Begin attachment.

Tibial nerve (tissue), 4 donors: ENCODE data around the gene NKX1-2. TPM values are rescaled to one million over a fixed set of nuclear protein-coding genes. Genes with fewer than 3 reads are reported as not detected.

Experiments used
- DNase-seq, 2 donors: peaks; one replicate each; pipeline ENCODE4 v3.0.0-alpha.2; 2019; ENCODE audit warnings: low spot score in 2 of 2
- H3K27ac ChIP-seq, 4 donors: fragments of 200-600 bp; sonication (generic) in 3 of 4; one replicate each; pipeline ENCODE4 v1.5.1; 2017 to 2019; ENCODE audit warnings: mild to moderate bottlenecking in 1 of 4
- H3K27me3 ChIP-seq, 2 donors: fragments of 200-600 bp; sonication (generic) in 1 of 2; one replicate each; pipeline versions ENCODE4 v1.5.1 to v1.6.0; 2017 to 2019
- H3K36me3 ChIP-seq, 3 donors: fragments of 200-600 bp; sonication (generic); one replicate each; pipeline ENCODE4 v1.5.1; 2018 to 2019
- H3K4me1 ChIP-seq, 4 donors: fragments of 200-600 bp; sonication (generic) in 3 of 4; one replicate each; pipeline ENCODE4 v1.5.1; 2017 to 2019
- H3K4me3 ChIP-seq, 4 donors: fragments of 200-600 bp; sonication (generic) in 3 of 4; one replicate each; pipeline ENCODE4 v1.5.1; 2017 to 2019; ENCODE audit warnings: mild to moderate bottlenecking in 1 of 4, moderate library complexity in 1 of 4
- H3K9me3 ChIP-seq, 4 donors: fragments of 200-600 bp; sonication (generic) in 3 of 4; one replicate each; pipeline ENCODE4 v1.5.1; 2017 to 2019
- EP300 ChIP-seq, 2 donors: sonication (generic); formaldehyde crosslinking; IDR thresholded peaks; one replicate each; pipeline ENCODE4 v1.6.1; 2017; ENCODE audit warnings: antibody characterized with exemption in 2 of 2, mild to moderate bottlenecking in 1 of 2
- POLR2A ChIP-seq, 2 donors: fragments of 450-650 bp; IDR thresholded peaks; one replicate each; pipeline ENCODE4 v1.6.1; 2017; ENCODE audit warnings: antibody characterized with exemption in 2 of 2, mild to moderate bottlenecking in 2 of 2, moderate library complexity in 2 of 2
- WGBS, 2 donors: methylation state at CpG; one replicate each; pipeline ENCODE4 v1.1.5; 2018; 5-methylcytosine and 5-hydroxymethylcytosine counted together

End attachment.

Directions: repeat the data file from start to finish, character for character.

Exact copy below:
Tibial nerve (tissue), 4 donors: ENCODE data around the gene NKX1-2. TPM values are rescaled to one million over a fixed set of nuclear protein-coding genes. Genes with fewer than 3 reads are reported as not detected.

Experiments used
- DNase-seq, 2 donors: peaks; one replicate each; pipeline ENCODE4 v3.0.0-alpha.2; 2019; ENCODE audit warnings: low spot score in 2 of 2
- H3K27ac ChIP-seq, 4 donors: fragments of 200-600 bp; sonication (generic) in 3 of 4; one replicate each; pipeline ENCODE4 v1.5.1; 2017 to 2019; ENCODE audit warnings: mild to moderate bottlenecking in 1 of 4
- H3K27me3 ChIP-seq, 2 donors: fragments of 200-600 bp; sonication (generic) in 1 of 2; one replicate each; pipeline versions ENCODE4 v1.5.1 to v1.6.0; 2017 to 2019
- H3K36me3 ChIP-seq, 3 donors: fragments of 200-600 bp; sonication (generic); one replicate each; pipeline ENCODE4 v1.5.1; 2018 to 2019
- H3K4me1 ChIP-seq, 4 donors: fragments of 200-600 bp; sonication (generic) in 3 of 4; one replicate each; pipeline ENCODE4 v1.5.1; 2017 to 2019
- H3K4me3 ChIP-seq, 4 donors: fragments of 200-600 bp; sonication (generic) in 3 of 4; one replicate each; pipeline ENCODE4 v1.5.1; 2017 to 2019; ENCODE audit warnings: mild to moderate bottlenecking in 1 of 4, moderate library complexity in 1 of 4
- H3K9me3 ChIP-seq, 4 donors: fragments of 200-600 bp; sonication (generic) in 3 of 4; one replicate each; pipeline ENCODE4 v1.5.1; 2017 to 2019
- EP300 ChIP-seq, 2 donors: sonication (generic); formaldehyde crosslinking; IDR thresholded peaks; one replicate each; pipeline ENCODE4 v1.6.1; 2017; ENCODE audit warnings: antibody characterized with exemption in 2 of 2, mild to moderate bottlenecking in 1 of 2
- POLR2A ChIP-seq, 2 donors: fragments of 450-650 bp; IDR thresholded peaks; one replicate each; pipeline ENCODE4 v1.6.1; 2017; ENCODE audit warnings: antibody characterized with exemption in 2 of 2, mild to moderate bottlenecking in 2 of 2, moderate library complexity in 2 of 2
- WGBS, 2 donors: methylation state at CpG; one replicate each; pipeline ENCODE4 v1.1.5; 2018; 5-methylcytosine and 5-hydroxymethylcytosine counted together